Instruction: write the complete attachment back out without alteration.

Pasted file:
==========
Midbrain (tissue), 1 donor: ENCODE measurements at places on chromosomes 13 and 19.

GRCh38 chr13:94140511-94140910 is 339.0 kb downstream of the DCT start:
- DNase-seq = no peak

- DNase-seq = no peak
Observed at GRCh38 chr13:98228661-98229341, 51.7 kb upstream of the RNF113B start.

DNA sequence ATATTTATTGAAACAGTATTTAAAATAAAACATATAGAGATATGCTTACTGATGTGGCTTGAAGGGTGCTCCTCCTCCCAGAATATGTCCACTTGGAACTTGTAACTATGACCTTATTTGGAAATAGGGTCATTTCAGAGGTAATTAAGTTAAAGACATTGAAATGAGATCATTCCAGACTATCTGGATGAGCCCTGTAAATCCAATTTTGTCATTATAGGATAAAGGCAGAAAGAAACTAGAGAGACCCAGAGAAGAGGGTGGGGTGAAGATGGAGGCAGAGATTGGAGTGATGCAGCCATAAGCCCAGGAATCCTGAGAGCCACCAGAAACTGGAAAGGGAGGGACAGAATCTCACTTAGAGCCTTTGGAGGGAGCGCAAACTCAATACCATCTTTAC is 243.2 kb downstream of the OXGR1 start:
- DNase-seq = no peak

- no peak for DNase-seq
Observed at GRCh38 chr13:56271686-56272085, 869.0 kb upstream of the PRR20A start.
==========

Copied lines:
Midbrain (tissue), 1 donor: ENCODE measurements at places on chromosomes 13 and 19.

GRCh38 chr13:94140511-94140910 is 339.0 kb downstream of the DCT start:
- DNase-seq = no peak

- DNase-seq = no peak
Observed at GRCh38 chr13:98228661-98229341, 51.7 kb upstream of the RNF113B start.

DNA sequence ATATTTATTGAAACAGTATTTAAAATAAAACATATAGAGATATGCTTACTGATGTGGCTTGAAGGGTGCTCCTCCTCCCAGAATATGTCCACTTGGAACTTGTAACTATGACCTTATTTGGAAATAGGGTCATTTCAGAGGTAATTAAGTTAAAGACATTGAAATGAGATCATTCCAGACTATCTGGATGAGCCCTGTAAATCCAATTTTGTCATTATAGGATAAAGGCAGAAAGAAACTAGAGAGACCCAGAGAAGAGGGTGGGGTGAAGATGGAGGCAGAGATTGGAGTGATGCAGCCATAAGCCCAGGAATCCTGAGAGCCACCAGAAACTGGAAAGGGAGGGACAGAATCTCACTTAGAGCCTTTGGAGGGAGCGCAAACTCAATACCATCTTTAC is 243.2 kb downstream of the OXGR1 start:
- DNase-seq = no peak

- no peak for DNase-seq
Observed at GRCh38 chr13:56271686-56272085, 869.0 kb upstream of the PRR20A start.